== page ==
Our fall meeting in Vancouver promises to be exceptional. Vancouver is a wonderful venue. A record number of abstracts were submitted and accepted, and a record number of pre-registrants have signed up to attend. Bernie Maria has put together another excellent Wednesday Neurobiology of Disease symposium; this year’s topic is Neurofibromatosis I. A special thank you is owed to Marc Patterson and the Scientific Selection and Program Planning Committee for designing a current and eclectic conference. Some of the new additions this year include a symposium on neuro humanities led by Phil Pearl that will be offered as the Wednesday evening “NeuroNightCap” (with dessert and coffee) immediately following the Welcome Reception.
Also new this year are four CME sessions organized by Special Interest Groups in lieu of or as part of their SIG meetings: the four CME sessions are: Education, Headache, Sleep and a collaborative effort involving the Neurogenetics and Neurovelopmental SIGs.
Bill Trescher and the Child Neurology Foundation are continuing an innovative session on Saturday afternoon that integrates basic science, clinical science and patient advocacy on the use of cannabis in epilepsy. The bottom line is that we have a great program, a great venue and a wonderful opportunity to meet with our colleagues.
Our Child Neurology Society is also trying to actively engage with child neurology residents and fellows.
- All PGY3 residents entering their first year child neurology training were given a Trommer reflex hammer engraved with the CNS logo welcoming them into the field.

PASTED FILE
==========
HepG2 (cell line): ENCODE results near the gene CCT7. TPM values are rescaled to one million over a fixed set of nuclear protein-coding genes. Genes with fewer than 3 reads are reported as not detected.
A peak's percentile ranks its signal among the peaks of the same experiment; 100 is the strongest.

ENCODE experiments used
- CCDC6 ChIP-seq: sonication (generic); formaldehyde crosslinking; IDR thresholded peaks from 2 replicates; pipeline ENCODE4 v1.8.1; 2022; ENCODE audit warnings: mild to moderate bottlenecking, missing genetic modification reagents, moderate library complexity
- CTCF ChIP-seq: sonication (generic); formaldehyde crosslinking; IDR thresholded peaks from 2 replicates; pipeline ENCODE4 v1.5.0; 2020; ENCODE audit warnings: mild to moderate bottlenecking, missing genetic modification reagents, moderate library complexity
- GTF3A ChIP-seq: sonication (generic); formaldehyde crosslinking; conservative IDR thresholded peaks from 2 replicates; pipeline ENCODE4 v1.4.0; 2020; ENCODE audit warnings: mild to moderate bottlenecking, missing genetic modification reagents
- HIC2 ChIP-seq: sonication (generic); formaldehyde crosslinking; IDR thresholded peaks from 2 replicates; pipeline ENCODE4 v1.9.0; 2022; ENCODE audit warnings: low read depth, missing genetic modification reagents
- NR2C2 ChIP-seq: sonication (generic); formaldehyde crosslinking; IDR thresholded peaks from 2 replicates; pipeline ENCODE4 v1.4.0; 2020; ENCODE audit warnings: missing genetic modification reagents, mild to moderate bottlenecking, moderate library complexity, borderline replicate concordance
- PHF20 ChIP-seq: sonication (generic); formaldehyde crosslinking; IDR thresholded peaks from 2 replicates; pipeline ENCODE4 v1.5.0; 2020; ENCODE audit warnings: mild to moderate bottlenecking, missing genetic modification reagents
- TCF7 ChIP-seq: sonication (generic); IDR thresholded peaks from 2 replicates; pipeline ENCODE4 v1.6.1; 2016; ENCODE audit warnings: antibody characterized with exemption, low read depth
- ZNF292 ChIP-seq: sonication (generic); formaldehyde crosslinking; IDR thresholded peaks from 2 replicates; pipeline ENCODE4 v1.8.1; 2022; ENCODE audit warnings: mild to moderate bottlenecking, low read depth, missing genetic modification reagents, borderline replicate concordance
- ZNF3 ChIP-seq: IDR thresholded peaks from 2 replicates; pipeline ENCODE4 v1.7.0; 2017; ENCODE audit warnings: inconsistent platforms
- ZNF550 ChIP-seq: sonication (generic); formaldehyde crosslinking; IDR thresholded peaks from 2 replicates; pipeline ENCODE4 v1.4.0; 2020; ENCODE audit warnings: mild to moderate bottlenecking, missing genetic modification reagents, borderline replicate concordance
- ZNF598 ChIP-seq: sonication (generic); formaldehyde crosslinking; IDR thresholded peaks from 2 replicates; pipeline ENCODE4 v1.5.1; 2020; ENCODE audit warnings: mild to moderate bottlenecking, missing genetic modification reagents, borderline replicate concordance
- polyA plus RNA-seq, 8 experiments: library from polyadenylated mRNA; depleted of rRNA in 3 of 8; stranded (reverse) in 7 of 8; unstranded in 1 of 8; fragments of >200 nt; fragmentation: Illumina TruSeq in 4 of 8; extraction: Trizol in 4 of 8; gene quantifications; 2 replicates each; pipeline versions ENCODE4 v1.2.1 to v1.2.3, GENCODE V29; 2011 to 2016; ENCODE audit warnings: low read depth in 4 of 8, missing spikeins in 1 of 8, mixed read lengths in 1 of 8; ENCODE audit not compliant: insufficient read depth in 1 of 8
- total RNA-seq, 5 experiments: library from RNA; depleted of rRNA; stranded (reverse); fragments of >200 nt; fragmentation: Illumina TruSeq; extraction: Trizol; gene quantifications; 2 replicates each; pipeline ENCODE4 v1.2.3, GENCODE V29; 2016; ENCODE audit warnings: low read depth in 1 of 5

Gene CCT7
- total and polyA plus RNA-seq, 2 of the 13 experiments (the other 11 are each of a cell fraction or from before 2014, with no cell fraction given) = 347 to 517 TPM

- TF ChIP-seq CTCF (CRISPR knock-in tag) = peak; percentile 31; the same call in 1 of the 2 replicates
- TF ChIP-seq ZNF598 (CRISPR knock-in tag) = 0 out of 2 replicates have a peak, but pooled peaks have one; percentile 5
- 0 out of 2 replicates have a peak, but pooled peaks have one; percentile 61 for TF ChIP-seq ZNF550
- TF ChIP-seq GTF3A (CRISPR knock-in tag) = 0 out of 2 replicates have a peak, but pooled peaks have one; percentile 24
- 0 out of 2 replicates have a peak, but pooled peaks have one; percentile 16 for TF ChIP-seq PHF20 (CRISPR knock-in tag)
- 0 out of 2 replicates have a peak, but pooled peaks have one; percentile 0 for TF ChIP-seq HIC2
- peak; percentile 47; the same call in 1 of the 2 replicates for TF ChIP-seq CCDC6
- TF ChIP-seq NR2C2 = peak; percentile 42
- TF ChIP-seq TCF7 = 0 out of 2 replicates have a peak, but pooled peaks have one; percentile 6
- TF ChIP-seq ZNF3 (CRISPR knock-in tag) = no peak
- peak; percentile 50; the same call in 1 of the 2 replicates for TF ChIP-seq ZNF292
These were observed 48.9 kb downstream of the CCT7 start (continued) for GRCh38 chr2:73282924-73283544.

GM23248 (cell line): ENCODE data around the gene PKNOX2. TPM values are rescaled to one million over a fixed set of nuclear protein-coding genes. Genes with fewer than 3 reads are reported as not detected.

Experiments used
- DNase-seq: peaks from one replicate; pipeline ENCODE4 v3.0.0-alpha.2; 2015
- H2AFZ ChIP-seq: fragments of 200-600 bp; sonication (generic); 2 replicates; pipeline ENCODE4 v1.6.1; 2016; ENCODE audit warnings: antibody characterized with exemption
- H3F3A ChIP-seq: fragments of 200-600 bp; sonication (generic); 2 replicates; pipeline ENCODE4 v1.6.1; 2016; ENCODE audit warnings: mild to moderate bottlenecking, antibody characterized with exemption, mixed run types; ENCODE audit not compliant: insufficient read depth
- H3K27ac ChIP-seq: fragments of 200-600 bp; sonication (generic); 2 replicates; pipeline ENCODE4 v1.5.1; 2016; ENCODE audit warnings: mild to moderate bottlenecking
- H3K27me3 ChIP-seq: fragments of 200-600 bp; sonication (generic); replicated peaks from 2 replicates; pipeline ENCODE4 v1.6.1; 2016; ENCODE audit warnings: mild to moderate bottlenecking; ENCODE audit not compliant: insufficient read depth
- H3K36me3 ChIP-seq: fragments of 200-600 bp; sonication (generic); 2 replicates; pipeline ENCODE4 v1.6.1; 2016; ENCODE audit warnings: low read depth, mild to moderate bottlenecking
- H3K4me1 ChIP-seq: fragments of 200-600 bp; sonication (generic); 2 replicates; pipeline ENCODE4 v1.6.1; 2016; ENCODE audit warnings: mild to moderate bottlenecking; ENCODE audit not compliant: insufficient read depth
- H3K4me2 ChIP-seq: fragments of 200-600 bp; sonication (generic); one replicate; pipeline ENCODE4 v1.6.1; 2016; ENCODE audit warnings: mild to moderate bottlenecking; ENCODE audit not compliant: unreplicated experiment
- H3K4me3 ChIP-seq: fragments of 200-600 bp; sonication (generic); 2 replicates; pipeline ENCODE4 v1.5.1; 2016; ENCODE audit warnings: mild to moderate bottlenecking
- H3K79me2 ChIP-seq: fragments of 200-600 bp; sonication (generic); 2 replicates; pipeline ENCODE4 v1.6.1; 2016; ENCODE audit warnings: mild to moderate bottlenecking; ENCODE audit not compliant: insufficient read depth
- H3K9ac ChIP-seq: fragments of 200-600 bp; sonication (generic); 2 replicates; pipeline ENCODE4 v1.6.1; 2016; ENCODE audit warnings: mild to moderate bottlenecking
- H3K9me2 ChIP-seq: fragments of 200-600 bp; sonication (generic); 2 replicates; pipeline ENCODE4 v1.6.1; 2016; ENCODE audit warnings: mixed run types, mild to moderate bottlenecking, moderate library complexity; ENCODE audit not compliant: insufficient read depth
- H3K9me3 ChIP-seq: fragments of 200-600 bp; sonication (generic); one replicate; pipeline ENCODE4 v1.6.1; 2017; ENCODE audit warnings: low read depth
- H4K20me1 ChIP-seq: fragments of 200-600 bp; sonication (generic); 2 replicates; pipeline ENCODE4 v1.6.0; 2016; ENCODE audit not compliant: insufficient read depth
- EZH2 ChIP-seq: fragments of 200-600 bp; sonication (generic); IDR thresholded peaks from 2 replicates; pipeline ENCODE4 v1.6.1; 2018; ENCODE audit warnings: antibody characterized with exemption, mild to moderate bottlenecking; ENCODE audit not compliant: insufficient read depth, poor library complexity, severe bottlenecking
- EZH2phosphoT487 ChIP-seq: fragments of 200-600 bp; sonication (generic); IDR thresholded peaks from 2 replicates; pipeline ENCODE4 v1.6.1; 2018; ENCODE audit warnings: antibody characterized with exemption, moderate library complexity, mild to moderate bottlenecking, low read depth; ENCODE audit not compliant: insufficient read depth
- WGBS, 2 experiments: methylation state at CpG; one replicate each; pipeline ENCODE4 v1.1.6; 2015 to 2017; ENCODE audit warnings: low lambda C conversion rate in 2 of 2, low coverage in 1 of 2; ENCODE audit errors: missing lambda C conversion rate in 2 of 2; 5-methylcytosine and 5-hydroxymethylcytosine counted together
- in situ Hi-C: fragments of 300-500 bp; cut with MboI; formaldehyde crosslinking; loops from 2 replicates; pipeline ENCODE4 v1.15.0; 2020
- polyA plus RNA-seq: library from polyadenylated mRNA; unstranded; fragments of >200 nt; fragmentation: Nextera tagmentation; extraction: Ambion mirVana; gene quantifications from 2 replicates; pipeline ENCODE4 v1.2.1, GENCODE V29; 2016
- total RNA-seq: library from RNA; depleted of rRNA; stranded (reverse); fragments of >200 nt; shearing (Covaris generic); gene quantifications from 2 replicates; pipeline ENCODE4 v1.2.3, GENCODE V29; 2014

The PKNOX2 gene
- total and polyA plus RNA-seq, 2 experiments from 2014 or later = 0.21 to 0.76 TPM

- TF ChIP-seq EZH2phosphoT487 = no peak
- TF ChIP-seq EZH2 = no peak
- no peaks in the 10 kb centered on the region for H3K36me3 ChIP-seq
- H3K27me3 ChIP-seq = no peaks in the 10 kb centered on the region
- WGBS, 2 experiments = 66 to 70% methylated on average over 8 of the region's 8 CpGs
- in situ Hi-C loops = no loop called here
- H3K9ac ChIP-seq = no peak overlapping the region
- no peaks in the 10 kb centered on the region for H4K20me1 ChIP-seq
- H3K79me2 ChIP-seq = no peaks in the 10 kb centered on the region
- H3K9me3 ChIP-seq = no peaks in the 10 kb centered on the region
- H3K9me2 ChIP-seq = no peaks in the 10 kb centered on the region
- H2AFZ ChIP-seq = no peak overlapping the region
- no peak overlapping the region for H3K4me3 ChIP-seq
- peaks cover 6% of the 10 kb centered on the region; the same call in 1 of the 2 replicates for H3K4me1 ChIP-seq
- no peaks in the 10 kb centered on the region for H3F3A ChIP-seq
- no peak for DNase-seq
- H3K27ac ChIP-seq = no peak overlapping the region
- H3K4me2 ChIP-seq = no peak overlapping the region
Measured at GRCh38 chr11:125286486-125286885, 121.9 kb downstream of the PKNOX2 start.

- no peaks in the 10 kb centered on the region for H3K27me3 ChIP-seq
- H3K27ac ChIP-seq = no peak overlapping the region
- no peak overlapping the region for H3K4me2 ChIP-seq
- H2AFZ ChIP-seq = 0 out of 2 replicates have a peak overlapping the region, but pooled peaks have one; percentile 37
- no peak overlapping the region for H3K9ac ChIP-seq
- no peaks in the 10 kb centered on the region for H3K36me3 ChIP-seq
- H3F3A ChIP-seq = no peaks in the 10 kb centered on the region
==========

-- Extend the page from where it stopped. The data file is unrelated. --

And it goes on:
- Thanks to the generous and enthusiastic efforts of Renee Shellhaas, Elaine Wirrell and Phillip Pearl, we will be staging the first John M. “Jack” Pellock Resident Seminar on Epilepsy immediately prior to this year’s annual meeting; 55 PGY5 residents are enrolled, most of whom will be staying on for the full CNS meeting.
- The new Child Neurologist Career Development K-12 Award Program (CNCDP), headquartered at Kennedy Krieger under Mike Johnston’s direction, will hold a two-day retreat pirior to the CNS Annual Meeting with funding support from both the NIH and the CNS. This is something we hope will be an annual gathering as, over the next five years, the program trains 30 new academic-researchers. As with the Pellock Seminar, we are supporting and encouraging all participants to stay for the full CNS meeting.
- As always, we encourage trainees to attend the meeting, make presentations (first authors are given a full fee waiver), and become active and engaged members of a child neurology community that is growing in size and sophistication.
The CNS will soon be rolling out its new web-based lifelong learning platform featuring a regularly refreshed roster of on-line CME, Maintenance of Certification, and resident training modules available to members and non-members alike (with discounted rates for CNS members and annual meeting attendees). The first CME courses will be available for credit in late November.
I am excited about the 2016 Annual Meeting in Vancouver. It will be an excellent meeting with most of our colleagues in attendance. I look forward to seeing you there.
Kenneth J. Mack, MD, PhD
President, Child Neurology Society